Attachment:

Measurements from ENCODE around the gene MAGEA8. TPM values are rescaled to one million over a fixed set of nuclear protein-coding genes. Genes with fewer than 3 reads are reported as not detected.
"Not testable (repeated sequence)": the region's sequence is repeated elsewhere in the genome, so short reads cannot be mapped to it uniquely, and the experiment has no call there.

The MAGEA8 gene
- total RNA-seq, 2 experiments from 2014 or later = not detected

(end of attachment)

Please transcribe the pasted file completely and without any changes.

Measurements from ENCODE around the gene MAGEA8. TPM values are rescaled to one million over a fixed set of nuclear protein-coding genes. Genes with fewer than 3 reads are reported as not detected.
"Not testable (repeated sequence)": the region's sequence is repeated elsewhere in the genome, so short reads cannot be mapped to it uniquely, and the experiment has no call there.

The MAGEA8 gene
- total RNA-seq, 2 experiments from 2014 or later = not detected